Within my better big word, I decided to focus on what social resilience would look like. I just read Debra Davidson’s article and picked out some of my favorite quotes, which I will think through in this post, in an effort to build some connecting thoughts with other ideas I’ve come into contact with.
All systems, at least historically, have come to an end; they simply vary in longevity. Steadfast pursuit of the Sustainability Grail may well have blinded many researchers to the analytical value of observing sustainability’s absence: in the form of collapse events, and the equally insightful historic phases of post-collapse transformation. (Davidson pg. 1137)
I am looking at resilience as a way to build upon, or perhaps even replace, sustainability. Like this quote from Davidson demonstrates, sustainability is somewhat unrealistic — societies rise and fall all the time, perhaps in varying scales of birth and demise, but nonetheless they tend to either drift and shift over time. The only constant is change, after all. Resilience replaces sustainability with a framework that allows for these cycles of societal or ecological change.
In order to persist as a functioning ecosystem and hence avoid transformation, Gunderson and his colleagues identify three necessary qualities (Holling et al. 2002): (1) The system accumulates resources rather than depleting them over time; (2) it contains destabilizing forces for maintaining diversity, resilience, and opportunity, and stabilizing forces for maintaining productivity and biogeochemical cycles; and (3) there are evolutionary processes that generate novelty, implying a balance between dynamism and persistence. (Davidson pg. 1138)
I thought these three qualities were really interesting, and they made me wonder what they might look like in a social system instead of an ecological system. (1) The system would need to accumulate resources rather than depleting them — this makes me think of social capital. While money is inevitably in short supply, social capital can keep growing, and more people means more networks. Each person is a resource, and as humans we always keep learning and developing new skills, and therefore more social capital. (2) Destabilizing forces to maintain diversity, and stabilizing forces to maintain productivity. I would hope that community members would continue to question the norm as individuals, but various community organizations already in place would help maintain some stability/productivity. The destabilizing aspect is interesting to me, though — something that I think is missing from many utopias. (3) Novelty, dynamism, and persistence. I’m not as sure what this is about, but I’m guessing just bringing in fresh new ideas and projects would achieve this. There’s another quote that demonstrates the need for novelty and destabilization: “Willingness to accept societal ground rules implies individuals giving up their own freedom and power, and investing certain actors with the power to govern, which depends on high levels of trust and solidarity” (Davidson pg. 1140). People need to keep fighting for what they believe in. The work in a community is never done, because there are always the different scales to look at in more depth: personal and the larger implications.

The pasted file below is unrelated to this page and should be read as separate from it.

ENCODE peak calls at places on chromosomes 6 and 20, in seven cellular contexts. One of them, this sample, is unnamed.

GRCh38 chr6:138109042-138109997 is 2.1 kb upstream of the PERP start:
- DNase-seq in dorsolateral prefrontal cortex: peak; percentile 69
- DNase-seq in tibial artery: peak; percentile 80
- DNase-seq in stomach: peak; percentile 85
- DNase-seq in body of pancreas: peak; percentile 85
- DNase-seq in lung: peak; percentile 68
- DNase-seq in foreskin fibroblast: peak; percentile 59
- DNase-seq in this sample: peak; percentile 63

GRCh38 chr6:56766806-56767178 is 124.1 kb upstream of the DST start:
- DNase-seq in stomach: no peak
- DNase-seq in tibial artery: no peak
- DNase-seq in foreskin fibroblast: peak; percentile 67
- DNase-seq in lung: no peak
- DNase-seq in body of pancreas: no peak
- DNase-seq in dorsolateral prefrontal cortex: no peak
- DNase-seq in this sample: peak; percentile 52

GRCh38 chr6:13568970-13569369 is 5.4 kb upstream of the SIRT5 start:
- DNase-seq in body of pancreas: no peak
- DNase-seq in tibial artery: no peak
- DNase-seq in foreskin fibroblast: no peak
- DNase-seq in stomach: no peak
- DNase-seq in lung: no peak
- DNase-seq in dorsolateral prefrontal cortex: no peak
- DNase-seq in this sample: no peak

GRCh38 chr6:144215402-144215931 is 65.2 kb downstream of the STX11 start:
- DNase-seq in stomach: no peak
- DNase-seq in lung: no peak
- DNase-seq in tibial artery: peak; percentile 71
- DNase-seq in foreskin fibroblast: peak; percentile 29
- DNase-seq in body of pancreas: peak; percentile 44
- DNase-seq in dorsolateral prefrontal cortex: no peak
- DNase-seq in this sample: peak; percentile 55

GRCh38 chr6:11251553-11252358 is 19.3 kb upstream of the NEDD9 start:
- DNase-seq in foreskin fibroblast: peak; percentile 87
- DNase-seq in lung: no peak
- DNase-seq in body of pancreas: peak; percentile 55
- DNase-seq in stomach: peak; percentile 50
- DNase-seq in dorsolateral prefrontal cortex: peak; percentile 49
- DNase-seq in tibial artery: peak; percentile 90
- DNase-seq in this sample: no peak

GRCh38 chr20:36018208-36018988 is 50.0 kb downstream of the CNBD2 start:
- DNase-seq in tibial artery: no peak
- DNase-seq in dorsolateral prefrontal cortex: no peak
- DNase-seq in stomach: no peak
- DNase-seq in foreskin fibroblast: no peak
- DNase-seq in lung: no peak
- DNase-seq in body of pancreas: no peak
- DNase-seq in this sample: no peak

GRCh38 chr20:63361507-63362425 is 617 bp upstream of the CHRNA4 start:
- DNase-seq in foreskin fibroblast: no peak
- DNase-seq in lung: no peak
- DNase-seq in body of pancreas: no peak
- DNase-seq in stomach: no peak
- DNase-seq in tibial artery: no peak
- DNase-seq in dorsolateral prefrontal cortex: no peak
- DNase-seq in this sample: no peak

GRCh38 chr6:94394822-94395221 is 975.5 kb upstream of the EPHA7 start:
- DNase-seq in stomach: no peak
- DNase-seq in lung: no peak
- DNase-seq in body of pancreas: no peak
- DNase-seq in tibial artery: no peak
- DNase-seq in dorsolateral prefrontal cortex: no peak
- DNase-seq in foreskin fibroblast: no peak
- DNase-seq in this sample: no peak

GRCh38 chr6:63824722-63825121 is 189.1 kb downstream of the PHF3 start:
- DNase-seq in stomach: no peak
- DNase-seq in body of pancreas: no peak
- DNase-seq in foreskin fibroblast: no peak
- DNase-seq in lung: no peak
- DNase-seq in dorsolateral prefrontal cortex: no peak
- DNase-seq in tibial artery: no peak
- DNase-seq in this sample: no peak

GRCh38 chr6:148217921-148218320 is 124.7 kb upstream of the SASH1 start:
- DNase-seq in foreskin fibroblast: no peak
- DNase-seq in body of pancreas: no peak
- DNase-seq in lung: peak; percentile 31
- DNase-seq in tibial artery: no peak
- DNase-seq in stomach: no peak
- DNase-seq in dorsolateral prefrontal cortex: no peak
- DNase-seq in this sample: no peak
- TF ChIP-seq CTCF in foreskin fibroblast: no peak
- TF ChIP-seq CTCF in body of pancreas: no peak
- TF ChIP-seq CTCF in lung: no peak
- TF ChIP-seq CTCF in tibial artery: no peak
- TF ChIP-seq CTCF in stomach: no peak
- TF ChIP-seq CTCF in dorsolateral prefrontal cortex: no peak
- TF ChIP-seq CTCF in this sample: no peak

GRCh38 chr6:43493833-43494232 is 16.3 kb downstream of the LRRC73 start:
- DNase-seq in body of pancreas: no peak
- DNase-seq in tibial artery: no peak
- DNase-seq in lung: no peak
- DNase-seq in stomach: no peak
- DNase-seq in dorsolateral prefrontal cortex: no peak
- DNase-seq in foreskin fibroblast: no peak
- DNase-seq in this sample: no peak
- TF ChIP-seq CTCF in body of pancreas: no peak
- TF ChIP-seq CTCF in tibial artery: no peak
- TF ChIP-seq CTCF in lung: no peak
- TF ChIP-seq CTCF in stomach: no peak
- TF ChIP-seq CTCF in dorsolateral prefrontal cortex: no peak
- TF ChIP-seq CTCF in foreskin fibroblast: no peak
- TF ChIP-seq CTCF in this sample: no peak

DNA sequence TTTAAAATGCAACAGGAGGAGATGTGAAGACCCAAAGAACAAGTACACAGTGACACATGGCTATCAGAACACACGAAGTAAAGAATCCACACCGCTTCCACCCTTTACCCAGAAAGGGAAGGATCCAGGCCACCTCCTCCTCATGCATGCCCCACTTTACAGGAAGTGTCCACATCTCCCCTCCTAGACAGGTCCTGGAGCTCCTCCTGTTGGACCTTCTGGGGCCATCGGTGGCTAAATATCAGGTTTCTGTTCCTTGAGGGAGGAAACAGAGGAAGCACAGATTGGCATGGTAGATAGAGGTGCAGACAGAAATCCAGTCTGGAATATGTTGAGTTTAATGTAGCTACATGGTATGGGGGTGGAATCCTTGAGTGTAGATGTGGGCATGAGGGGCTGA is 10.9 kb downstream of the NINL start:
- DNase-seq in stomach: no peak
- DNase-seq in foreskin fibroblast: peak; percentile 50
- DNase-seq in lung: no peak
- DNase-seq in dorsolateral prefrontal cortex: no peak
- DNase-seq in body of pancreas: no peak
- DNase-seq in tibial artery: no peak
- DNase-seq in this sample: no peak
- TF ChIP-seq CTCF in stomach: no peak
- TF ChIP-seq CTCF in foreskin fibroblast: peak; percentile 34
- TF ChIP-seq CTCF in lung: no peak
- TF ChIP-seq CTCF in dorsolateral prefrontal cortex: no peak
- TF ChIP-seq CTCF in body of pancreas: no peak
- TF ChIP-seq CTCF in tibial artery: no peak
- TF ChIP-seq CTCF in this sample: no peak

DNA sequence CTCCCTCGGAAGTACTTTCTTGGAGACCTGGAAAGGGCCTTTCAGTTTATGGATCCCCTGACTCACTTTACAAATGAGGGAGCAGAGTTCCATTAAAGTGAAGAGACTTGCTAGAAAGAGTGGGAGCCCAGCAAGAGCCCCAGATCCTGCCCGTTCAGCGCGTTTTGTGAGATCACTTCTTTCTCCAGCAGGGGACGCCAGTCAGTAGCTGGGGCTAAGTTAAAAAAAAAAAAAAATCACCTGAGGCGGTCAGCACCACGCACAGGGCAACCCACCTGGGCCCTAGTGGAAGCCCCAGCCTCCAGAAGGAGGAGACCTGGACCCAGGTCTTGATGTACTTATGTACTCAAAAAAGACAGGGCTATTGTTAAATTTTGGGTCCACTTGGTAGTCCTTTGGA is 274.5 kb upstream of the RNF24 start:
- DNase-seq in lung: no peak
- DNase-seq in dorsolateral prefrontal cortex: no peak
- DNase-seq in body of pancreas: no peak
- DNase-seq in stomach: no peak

Adaptation, on the other hand, is expressed as collective efforts to reduce exposure to, or minimize the impact of, disturbances. Transformation, finally, is the equivalent of societal collapse: the whole-scale breakdown of multiple institutions characterizing a social system. (Davidson pg. 1145)